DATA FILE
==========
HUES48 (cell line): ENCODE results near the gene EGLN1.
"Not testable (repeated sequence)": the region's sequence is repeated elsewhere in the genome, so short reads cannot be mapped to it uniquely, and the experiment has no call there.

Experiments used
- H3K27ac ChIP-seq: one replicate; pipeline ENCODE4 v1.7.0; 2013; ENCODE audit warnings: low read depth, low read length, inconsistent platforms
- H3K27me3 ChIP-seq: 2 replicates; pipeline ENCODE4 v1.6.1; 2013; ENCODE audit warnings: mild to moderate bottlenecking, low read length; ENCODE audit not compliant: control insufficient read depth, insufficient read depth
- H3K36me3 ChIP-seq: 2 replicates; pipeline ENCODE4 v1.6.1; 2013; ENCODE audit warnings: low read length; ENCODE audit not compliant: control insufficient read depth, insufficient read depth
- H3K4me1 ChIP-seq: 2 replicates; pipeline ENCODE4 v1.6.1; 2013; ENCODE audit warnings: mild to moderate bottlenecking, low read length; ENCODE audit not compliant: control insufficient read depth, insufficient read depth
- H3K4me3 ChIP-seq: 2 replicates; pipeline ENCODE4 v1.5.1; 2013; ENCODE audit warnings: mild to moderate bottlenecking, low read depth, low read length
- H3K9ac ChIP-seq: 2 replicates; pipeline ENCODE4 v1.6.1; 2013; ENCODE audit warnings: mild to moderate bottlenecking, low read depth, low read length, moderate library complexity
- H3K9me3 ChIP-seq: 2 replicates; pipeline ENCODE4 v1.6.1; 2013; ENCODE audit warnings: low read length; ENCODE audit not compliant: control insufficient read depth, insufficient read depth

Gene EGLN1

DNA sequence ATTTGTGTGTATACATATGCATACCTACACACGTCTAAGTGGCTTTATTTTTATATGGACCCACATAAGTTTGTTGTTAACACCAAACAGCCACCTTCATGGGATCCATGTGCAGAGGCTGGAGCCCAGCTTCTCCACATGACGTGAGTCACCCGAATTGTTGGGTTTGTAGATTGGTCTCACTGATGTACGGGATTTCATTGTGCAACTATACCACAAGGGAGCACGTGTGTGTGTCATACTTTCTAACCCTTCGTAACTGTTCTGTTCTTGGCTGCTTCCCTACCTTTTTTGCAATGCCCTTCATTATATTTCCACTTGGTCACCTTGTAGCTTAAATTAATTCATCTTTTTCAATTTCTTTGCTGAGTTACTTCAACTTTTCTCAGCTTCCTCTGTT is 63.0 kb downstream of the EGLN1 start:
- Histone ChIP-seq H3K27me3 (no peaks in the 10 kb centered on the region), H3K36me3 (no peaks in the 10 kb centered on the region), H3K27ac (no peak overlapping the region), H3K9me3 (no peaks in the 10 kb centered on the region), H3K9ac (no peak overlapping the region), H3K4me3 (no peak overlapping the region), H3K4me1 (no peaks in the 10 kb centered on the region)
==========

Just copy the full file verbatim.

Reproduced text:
HUES48 (cell line): ENCODE results near the gene EGLN1.
"Not testable (repeated sequence)": the region's sequence is repeated elsewhere in the genome, so short reads cannot be mapped to it uniquely, and the experiment has no call there.

Experiments used
- H3K27ac ChIP-seq: one replicate; pipeline ENCODE4 v1.7.0; 2013; ENCODE audit warnings: low read depth, low read length, inconsistent platforms
- H3K27me3 ChIP-seq: 2 replicates; pipeline ENCODE4 v1.6.1; 2013; ENCODE audit warnings: mild to moderate bottlenecking, low read length; ENCODE audit not compliant: control insufficient read depth, insufficient read depth
- H3K36me3 ChIP-seq: 2 replicates; pipeline ENCODE4 v1.6.1; 2013; ENCODE audit warnings: low read length; ENCODE audit not compliant: control insufficient read depth, insufficient read depth
- H3K4me1 ChIP-seq: 2 replicates; pipeline ENCODE4 v1.6.1; 2013; ENCODE audit warnings: mild to moderate bottlenecking, low read length; ENCODE audit not compliant: control insufficient read depth, insufficient read depth
- H3K4me3 ChIP-seq: 2 replicates; pipeline ENCODE4 v1.5.1; 2013; ENCODE audit warnings: mild to moderate bottlenecking, low read depth, low read length
- H3K9ac ChIP-seq: 2 replicates; pipeline ENCODE4 v1.6.1; 2013; ENCODE audit warnings: mild to moderate bottlenecking, low read depth, low read length, moderate library complexity
- H3K9me3 ChIP-seq: 2 replicates; pipeline ENCODE4 v1.6.1; 2013; ENCODE audit warnings: low read length; ENCODE audit not compliant: control insufficient read depth, insufficient read depth

Gene EGLN1

DNA sequence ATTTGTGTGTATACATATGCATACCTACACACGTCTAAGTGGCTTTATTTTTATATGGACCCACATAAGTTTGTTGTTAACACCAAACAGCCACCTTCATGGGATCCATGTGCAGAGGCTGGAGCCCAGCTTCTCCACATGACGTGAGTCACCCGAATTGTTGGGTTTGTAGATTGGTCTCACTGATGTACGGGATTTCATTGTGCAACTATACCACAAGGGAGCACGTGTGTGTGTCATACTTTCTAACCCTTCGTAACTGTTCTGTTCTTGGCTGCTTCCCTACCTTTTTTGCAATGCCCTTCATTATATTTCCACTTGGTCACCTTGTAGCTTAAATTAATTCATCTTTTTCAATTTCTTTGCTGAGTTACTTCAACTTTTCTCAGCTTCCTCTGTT is 63.0 kb downstream of the EGLN1 start:
- Histone ChIP-seq H3K27me3 (no peaks in the 10 kb centered on the region), H3K36me3 (no peaks in the 10 kb centered on the region), H3K27ac (no peak overlapping the region), H3K9me3 (no peaks in the 10 kb centered on the region), H3K9ac (no peak overlapping the region), H3K4me3 (no peak overlapping the region), H3K4me1 (no peaks in the 10 kb centered on the region)